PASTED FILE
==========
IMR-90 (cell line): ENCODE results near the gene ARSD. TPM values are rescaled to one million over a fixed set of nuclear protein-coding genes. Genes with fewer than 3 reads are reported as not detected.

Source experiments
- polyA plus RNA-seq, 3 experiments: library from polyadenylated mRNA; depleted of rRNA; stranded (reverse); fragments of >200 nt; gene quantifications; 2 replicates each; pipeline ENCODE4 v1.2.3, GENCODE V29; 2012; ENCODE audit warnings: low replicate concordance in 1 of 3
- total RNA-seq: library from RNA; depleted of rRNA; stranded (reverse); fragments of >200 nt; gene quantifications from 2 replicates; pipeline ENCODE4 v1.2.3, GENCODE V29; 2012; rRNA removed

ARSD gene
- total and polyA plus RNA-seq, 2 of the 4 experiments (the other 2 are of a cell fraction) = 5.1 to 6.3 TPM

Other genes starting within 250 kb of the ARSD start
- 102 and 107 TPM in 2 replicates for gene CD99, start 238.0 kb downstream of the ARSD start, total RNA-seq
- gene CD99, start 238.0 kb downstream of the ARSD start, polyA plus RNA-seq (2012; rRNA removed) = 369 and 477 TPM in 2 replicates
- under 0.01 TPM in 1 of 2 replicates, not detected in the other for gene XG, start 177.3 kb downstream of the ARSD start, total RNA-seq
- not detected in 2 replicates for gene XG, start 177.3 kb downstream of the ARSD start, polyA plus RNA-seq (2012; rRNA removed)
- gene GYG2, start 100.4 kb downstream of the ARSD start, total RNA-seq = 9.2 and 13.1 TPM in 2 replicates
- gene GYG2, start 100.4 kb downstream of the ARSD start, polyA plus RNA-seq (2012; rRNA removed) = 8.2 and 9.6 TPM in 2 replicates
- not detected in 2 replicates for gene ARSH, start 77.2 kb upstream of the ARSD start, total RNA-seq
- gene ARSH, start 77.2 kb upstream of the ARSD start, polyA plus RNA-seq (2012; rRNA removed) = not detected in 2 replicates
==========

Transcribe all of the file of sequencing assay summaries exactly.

IMR-90 (cell line): ENCODE results near the gene ARSD. TPM values are rescaled to one million over a fixed set of nuclear protein-coding genes. Genes with fewer than 3 reads are reported as not detected.

Source experiments
- polyA plus RNA-seq, 3 experiments: library from polyadenylated mRNA; depleted of rRNA; stranded (reverse); fragments of >200 nt; gene quantifications; 2 replicates each; pipeline ENCODE4 v1.2.3, GENCODE V29; 2012; ENCODE audit warnings: low replicate concordance in 1 of 3
- total RNA-seq: library from RNA; depleted of rRNA; stranded (reverse); fragments of >200 nt; gene quantifications from 2 replicates; pipeline ENCODE4 v1.2.3, GENCODE V29; 2012; rRNA removed

ARSD gene
- total and polyA plus RNA-seq, 2 of the 4 experiments (the other 2 are of a cell fraction) = 5.1 to 6.3 TPM

Other genes starting within 250 kb of the ARSD start
- 102 and 107 TPM in 2 replicates for gene CD99, start 238.0 kb downstream of the ARSD start, total RNA-seq
- gene CD99, start 238.0 kb downstream of the ARSD start, polyA plus RNA-seq (2012; rRNA removed) = 369 and 477 TPM in 2 replicates
- under 0.01 TPM in 1 of 2 replicates, not detected in the other for gene XG, start 177.3 kb downstream of the ARSD start, total RNA-seq
- not detected in 2 replicates for gene XG, start 177.3 kb downstream of the ARSD start, polyA plus RNA-seq (2012; rRNA removed)
- gene GYG2, start 100.4 kb downstream of the ARSD start, total RNA-seq = 9.2 and 13.1 TPM in 2 replicates
- gene GYG2, start 100.4 kb downstream of the ARSD start, polyA plus RNA-seq (2012; rRNA removed) = 8.2 and 9.6 TPM in 2 replicates
- not detected in 2 replicates for gene ARSH, start 77.2 kb upstream of the ARSD start, total RNA-seq
- gene ARSH, start 77.2 kb upstream of the ARSD start, polyA plus RNA-seq (2012; rRNA removed) = not detected in 2 replicates